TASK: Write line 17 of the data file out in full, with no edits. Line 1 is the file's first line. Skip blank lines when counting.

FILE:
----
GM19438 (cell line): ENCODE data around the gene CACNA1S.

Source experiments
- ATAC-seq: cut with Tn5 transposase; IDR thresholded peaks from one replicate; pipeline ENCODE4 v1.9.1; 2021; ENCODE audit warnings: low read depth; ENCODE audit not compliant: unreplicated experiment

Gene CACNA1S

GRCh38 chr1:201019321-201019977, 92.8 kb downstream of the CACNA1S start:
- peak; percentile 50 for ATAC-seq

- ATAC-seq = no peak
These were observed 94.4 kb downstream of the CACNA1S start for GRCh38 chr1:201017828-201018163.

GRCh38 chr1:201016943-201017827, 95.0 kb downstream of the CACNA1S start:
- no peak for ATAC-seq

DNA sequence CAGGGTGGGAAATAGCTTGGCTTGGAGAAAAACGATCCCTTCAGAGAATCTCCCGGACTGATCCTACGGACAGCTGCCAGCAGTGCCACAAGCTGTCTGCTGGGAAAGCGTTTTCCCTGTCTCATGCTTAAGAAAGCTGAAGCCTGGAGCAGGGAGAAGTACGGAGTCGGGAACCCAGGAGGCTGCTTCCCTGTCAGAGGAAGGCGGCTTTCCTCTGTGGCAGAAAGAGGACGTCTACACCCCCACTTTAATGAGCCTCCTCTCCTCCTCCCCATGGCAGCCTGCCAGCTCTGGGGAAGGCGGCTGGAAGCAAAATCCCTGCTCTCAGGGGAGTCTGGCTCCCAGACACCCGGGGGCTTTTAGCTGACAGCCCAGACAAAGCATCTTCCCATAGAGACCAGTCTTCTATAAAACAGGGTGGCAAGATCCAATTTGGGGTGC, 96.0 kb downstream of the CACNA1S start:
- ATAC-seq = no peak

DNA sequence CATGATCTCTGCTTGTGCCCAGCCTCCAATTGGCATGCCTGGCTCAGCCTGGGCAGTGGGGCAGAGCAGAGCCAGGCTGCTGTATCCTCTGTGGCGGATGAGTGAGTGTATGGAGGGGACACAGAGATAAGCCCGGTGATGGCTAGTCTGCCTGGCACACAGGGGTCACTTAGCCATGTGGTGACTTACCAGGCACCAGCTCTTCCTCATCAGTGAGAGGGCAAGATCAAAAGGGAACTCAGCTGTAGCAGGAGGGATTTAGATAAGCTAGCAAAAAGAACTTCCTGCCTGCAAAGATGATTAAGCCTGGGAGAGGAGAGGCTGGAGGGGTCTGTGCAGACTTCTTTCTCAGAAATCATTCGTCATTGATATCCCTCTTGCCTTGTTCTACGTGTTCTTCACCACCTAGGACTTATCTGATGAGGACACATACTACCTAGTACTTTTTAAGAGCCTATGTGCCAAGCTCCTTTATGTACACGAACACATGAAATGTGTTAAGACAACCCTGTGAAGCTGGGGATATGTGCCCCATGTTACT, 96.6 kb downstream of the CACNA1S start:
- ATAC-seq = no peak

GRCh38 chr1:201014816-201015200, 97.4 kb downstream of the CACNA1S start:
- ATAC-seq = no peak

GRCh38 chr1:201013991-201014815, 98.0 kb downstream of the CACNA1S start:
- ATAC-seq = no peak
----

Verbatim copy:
GRCh38 chr1:201013991-201014815, 98.0 kb downstream of the CACNA1S start: